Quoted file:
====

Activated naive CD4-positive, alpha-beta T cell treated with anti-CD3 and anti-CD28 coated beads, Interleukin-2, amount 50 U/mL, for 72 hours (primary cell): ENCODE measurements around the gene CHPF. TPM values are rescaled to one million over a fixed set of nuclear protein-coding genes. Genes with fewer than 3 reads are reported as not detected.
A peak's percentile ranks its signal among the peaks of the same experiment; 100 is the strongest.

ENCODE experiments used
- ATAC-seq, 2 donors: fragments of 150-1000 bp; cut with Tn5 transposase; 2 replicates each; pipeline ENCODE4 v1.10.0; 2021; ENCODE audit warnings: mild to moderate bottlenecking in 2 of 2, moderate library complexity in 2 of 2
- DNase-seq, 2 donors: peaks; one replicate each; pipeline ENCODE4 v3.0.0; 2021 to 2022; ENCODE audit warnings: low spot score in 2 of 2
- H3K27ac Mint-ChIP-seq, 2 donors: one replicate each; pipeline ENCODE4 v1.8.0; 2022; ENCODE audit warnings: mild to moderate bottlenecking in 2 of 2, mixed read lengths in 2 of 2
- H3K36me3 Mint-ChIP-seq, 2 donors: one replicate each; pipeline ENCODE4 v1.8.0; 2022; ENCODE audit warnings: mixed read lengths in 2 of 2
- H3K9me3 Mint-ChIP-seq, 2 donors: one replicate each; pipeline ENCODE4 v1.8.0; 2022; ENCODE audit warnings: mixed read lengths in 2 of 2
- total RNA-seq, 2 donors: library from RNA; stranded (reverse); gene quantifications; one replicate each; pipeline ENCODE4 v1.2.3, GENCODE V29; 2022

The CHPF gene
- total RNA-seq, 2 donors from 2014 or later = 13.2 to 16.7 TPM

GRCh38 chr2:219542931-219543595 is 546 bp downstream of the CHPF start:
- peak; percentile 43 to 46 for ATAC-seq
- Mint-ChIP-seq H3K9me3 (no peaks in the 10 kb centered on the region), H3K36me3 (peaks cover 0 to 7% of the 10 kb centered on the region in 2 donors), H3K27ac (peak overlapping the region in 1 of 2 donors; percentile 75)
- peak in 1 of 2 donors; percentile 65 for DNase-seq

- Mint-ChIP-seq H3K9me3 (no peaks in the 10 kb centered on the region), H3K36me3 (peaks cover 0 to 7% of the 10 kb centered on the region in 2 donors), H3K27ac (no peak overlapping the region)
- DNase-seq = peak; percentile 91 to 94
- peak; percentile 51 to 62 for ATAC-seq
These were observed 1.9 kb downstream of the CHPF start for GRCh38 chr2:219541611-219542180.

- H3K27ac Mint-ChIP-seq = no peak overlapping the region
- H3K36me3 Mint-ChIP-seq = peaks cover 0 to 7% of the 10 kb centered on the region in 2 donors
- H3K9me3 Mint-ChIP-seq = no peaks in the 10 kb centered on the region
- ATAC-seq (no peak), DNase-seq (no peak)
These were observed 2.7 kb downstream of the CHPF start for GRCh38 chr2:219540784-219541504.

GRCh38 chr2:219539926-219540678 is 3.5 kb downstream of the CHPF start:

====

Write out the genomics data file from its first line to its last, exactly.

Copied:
Activated naive CD4-positive, alpha-beta T cell treated with anti-CD3 and anti-CD28 coated beads, Interleukin-2, amount 50 U/mL, for 72 hours (primary cell): ENCODE measurements around the gene CHPF. TPM values are rescaled to one million over a fixed set of nuclear protein-coding genes. Genes with fewer than 3 reads are reported as not detected.
A peak's percentile ranks its signal among the peaks of the same experiment; 100 is the strongest.

ENCODE experiments used
- ATAC-seq, 2 donors: fragments of 150-1000 bp; cut with Tn5 transposase; 2 replicates each; pipeline ENCODE4 v1.10.0; 2021; ENCODE audit warnings: mild to moderate bottlenecking in 2 of 2, moderate library complexity in 2 of 2
- DNase-seq, 2 donors: peaks; one replicate each; pipeline ENCODE4 v3.0.0; 2021 to 2022; ENCODE audit warnings: low spot score in 2 of 2
- H3K27ac Mint-ChIP-seq, 2 donors: one replicate each; pipeline ENCODE4 v1.8.0; 2022; ENCODE audit warnings: mild to moderate bottlenecking in 2 of 2, mixed read lengths in 2 of 2
- H3K36me3 Mint-ChIP-seq, 2 donors: one replicate each; pipeline ENCODE4 v1.8.0; 2022; ENCODE audit warnings: mixed read lengths in 2 of 2
- H3K9me3 Mint-ChIP-seq, 2 donors: one replicate each; pipeline ENCODE4 v1.8.0; 2022; ENCODE audit warnings: mixed read lengths in 2 of 2
- total RNA-seq, 2 donors: library from RNA; stranded (reverse); gene quantifications; one replicate each; pipeline ENCODE4 v1.2.3, GENCODE V29; 2022

The CHPF gene
- total RNA-seq, 2 donors from 2014 or later = 13.2 to 16.7 TPM

GRCh38 chr2:219542931-219543595 is 546 bp downstream of the CHPF start:
- peak; percentile 43 to 46 for ATAC-seq
- Mint-ChIP-seq H3K9me3 (no peaks in the 10 kb centered on the region), H3K36me3 (peaks cover 0 to 7% of the 10 kb centered on the region in 2 donors), H3K27ac (peak overlapping the region in 1 of 2 donors; percentile 75)
- peak in 1 of 2 donors; percentile 65 for DNase-seq

- Mint-ChIP-seq H3K9me3 (no peaks in the 10 kb centered on the region), H3K36me3 (peaks cover 0 to 7% of the 10 kb centered on the region in 2 donors), H3K27ac (no peak overlapping the region)
- DNase-seq = peak; percentile 91 to 94
- peak; percentile 51 to 62 for ATAC-seq
These were observed 1.9 kb downstream of the CHPF start for GRCh38 chr2:219541611-219542180.

- H3K27ac Mint-ChIP-seq = no peak overlapping the region
- H3K36me3 Mint-ChIP-seq = peaks cover 0 to 7% of the 10 kb centered on the region in 2 donors
- H3K9me3 Mint-ChIP-seq = no peaks in the 10 kb centered on the region
- ATAC-seq (no peak), DNase-seq (no peak)
These were observed 2.7 kb downstream of the CHPF start for GRCh38 chr2:219540784-219541504.

GRCh38 chr2:219539926-219540678 is 3.5 kb downstream of the CHPF start: